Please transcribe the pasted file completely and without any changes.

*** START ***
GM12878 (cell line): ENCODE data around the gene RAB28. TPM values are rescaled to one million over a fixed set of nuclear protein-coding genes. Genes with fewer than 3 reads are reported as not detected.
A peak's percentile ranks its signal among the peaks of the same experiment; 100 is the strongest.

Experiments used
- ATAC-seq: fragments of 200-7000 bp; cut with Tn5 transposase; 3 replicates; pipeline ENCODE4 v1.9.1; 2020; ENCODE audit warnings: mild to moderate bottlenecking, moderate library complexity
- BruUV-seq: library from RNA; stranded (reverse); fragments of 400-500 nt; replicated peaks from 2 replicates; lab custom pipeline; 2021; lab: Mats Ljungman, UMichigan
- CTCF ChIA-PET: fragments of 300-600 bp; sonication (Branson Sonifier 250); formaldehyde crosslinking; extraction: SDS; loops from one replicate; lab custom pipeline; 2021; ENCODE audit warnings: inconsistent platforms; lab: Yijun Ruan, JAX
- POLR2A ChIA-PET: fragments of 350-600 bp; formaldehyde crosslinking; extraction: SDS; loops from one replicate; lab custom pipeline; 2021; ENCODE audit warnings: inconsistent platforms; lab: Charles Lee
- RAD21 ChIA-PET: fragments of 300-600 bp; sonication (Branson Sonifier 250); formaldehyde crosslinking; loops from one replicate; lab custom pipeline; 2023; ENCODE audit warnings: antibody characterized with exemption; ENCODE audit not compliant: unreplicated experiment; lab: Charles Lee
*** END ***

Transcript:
GM12878 (cell line): ENCODE data around the gene RAB28. TPM values are rescaled to one million over a fixed set of nuclear protein-coding genes. Genes with fewer than 3 reads are reported as not detected.
A peak's percentile ranks its signal among the peaks of the same experiment; 100 is the strongest.

Experiments used
- ATAC-seq: fragments of 200-7000 bp; cut with Tn5 transposase; 3 replicates; pipeline ENCODE4 v1.9.1; 2020; ENCODE audit warnings: mild to moderate bottlenecking, moderate library complexity
- BruUV-seq: library from RNA; stranded (reverse); fragments of 400-500 nt; replicated peaks from 2 replicates; lab custom pipeline; 2021; lab: Mats Ljungman, UMichigan
- CTCF ChIA-PET: fragments of 300-600 bp; sonication (Branson Sonifier 250); formaldehyde crosslinking; extraction: SDS; loops from one replicate; lab custom pipeline; 2021; ENCODE audit warnings: inconsistent platforms; lab: Yijun Ruan, JAX
- POLR2A ChIA-PET: fragments of 350-600 bp; formaldehyde crosslinking; extraction: SDS; loops from one replicate; lab custom pipeline; 2021; ENCODE audit warnings: inconsistent platforms; lab: Charles Lee
- RAD21 ChIA-PET: fragments of 300-600 bp; sonication (Branson Sonifier 250); formaldehyde crosslinking; loops from one replicate; lab custom pipeline; 2023; ENCODE audit warnings: antibody characterized with exemption; ENCODE audit not compliant: unreplicated experiment; lab: Charles Lee